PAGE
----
Like those doilies, cuckoo clocks are German household staples, and I could see my grandmother pulling the pine cone pendulum to make her clock run for another twenty-four hours before sitting down for Sunday dinner.

Food is often the last of the cultural traditions to disappear among immigrants. The language changes as does the mode of dress. But at home, one tends to cook the dishes one ate as a child. As a historian of foodways in the Arab world, I know this detail. I have examined cookbooks as archival texts that reveal the history of Arab immigrants via food, an expression of belonging and acculturation. I have often chastised my mother both in my capacity as a historian and as a granddaughter, because she threw out the set of hand-written recipes that my Grandma White brought with her to her marriage. My mother insists the cooking techniques would have been of little use, since they included obsolete delicacies like marinated beef tongue that one never cooked, just left in a brine on the kitchen counter for several days. I may never have prepared one of those meals, I explain, but what a treat to have family traditions recorded in my grandmother’s handwriting.

My mother cooked suburban food of the 1970s, such as tuna casserole, but, as I sat in Das Bratwurst Haus, I remembered my Grandma White’s German specialties, which she prepared for holidays. She always made sauerbraten and a memorable goulash. I conveyed this to the chef-owner, a short and stocky woman with a heavy accent that lets me know she recently immigrated from the Old Country. Sitting at one of the laminated pine tables, she informed me that her restaurant was open only during the winter months to serve the 90,000 or so snowbirds who come to Yuma in their RVs. Apparently, they like goulash, too, because she told me that she had just posted on Facebook her decision to prepare this labor-intensive dish the following day. (When I returned, I discovered I was a goulash aficionado. I judged her dish prepared “incorrectly,” for she used spaetzl, clumps of flour and egg, instead of egg noodles, too much tomato flavoring, not enough paprika and the meat was diced too small).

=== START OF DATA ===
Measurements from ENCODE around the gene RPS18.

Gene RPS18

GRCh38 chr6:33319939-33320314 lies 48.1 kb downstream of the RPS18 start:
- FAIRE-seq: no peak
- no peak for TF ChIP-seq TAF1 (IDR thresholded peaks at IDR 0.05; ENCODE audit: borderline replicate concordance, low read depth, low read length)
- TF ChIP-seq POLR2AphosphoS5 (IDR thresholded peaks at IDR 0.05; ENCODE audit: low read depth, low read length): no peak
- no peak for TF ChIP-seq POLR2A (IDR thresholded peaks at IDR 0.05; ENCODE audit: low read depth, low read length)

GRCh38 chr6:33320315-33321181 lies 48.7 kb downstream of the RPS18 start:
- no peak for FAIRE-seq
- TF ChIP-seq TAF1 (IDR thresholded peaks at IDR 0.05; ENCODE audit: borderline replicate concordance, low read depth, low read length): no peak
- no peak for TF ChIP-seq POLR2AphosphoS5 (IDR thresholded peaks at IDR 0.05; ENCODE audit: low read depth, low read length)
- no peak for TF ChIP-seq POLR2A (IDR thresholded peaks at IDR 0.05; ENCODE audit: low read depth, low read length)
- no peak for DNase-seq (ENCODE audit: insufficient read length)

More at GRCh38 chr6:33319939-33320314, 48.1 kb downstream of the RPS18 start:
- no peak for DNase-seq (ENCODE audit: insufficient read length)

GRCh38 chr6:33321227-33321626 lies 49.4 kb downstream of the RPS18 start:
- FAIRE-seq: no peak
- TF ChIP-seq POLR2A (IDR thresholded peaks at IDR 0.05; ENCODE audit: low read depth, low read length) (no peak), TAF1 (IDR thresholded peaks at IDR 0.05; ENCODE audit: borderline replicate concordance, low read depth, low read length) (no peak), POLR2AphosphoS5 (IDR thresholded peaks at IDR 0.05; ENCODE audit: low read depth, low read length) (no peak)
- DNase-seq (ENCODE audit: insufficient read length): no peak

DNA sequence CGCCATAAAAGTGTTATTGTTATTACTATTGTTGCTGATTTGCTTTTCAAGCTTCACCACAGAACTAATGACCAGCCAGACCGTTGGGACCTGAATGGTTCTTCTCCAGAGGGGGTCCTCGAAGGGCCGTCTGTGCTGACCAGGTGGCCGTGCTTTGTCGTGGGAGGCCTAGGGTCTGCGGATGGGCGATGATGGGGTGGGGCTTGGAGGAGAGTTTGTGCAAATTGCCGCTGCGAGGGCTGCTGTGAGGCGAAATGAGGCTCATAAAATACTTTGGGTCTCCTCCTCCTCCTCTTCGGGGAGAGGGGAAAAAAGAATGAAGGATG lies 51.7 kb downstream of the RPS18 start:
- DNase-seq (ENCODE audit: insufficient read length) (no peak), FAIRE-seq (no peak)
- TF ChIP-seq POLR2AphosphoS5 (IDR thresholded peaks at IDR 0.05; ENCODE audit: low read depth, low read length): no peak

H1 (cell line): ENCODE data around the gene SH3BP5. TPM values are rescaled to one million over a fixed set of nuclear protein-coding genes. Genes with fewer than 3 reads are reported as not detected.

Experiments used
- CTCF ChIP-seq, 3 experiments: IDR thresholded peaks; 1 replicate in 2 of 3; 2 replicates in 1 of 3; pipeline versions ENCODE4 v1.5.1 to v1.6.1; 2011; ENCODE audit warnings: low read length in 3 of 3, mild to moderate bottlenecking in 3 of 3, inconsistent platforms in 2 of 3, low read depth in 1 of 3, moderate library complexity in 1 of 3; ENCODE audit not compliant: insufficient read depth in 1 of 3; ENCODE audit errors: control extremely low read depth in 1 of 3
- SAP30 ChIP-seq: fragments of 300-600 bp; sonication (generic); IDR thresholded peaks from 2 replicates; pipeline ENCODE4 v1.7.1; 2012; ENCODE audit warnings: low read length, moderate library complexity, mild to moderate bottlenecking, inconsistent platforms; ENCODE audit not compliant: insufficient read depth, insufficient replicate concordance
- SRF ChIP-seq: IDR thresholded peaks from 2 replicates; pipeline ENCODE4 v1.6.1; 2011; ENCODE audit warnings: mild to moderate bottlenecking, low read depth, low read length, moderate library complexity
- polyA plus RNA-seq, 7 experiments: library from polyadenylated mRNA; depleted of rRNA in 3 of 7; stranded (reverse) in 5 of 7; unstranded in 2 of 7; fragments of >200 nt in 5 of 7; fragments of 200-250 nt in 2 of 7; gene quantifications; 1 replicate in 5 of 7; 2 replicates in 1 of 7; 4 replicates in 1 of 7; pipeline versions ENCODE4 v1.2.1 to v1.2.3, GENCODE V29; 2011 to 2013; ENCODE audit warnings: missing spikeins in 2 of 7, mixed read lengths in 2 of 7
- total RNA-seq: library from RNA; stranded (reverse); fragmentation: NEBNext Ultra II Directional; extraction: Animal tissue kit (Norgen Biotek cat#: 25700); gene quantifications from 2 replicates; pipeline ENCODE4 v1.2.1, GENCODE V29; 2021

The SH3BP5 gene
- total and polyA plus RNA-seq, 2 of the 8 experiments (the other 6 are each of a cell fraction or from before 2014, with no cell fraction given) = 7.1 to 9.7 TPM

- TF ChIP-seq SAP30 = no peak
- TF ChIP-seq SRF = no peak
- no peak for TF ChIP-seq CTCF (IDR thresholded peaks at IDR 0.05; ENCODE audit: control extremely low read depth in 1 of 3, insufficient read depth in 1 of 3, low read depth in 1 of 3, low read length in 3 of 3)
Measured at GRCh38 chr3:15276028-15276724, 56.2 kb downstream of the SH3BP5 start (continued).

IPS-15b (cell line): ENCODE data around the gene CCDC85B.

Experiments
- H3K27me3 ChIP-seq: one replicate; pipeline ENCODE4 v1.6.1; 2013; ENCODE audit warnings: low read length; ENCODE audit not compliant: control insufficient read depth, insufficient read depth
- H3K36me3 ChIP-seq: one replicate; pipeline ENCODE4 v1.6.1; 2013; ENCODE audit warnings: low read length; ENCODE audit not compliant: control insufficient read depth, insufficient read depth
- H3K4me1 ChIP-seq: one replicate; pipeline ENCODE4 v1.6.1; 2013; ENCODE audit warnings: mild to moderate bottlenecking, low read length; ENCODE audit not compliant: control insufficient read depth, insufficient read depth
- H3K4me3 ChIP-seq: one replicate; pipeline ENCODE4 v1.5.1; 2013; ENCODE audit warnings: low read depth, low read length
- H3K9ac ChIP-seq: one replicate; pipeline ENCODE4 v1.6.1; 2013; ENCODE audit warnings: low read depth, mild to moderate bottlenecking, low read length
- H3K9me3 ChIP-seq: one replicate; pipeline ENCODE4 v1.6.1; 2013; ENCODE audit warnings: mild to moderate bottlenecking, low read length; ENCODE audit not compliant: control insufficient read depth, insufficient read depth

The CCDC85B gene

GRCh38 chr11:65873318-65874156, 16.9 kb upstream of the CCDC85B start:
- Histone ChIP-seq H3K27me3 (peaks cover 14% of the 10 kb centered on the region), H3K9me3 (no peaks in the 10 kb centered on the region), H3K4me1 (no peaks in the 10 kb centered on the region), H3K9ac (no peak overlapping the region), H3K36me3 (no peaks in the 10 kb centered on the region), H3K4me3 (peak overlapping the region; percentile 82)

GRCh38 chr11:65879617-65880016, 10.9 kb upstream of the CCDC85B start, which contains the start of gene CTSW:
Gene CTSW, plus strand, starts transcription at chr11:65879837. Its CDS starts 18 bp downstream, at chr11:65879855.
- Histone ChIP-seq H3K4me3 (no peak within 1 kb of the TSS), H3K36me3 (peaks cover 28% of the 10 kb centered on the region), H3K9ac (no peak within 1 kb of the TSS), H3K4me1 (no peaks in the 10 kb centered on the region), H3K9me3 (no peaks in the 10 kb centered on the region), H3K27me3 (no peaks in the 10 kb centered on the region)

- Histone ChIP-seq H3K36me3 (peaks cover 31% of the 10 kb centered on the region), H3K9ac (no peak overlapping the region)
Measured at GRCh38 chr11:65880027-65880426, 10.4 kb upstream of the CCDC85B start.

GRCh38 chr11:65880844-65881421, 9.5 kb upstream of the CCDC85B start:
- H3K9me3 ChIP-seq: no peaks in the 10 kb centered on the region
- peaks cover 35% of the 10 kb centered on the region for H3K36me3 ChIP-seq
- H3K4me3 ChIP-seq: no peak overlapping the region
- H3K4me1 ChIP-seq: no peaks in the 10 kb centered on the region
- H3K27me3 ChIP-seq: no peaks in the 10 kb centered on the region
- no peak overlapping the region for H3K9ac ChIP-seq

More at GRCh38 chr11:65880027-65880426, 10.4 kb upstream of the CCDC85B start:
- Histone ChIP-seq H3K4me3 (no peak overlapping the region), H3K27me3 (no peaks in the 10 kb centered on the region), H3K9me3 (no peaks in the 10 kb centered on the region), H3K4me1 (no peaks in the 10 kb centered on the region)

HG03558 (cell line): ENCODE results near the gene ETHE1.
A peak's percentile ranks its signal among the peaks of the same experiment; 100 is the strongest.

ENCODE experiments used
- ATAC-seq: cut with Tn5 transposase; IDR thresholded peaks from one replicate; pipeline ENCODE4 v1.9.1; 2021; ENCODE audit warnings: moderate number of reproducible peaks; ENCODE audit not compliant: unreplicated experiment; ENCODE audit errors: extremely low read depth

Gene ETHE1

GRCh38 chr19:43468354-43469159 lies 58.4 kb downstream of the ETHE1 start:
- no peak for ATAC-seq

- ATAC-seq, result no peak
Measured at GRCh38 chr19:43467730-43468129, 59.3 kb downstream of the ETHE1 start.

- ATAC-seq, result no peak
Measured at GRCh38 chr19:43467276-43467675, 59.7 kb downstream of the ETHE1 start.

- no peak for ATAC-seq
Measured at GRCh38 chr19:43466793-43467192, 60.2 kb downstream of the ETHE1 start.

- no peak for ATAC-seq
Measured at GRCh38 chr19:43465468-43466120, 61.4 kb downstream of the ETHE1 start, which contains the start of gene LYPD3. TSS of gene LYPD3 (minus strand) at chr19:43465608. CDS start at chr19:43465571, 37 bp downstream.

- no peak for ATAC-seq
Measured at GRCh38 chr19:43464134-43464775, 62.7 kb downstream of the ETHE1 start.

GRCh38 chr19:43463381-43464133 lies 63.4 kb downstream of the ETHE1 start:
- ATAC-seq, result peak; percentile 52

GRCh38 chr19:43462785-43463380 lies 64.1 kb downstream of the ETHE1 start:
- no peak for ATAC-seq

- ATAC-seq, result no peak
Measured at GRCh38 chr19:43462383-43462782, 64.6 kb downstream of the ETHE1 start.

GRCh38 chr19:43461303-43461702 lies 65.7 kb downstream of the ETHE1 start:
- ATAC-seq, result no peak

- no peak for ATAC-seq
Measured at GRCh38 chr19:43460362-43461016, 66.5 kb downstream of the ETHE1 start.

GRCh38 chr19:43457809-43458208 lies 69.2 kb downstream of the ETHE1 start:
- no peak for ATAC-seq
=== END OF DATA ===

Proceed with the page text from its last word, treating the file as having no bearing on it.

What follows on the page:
As it turns out, this nostalgic wave of temporal dislocation was not yet at an end. I walked east to Main Street and happened upon a stored named Timeless Elegance Antiques and Collectibles. A busy professional of limited means, I do not normally let myself peruse antiques. But today, I left myself open to new experiences. As I walked into the shop, I set aside a historian’s desire to study objects within the context of a given time. Instead, I longed to practice the paranormal craft of psychometry so that I might convey the personal story of each relic merely by holding it in my hands. Cheap knickknacks in bright primary colors were seductively placed next to more expensive collections of muted aqua Teco Pottery. The shelves tumbled with plates and glasses and ashtrays and gravy boats.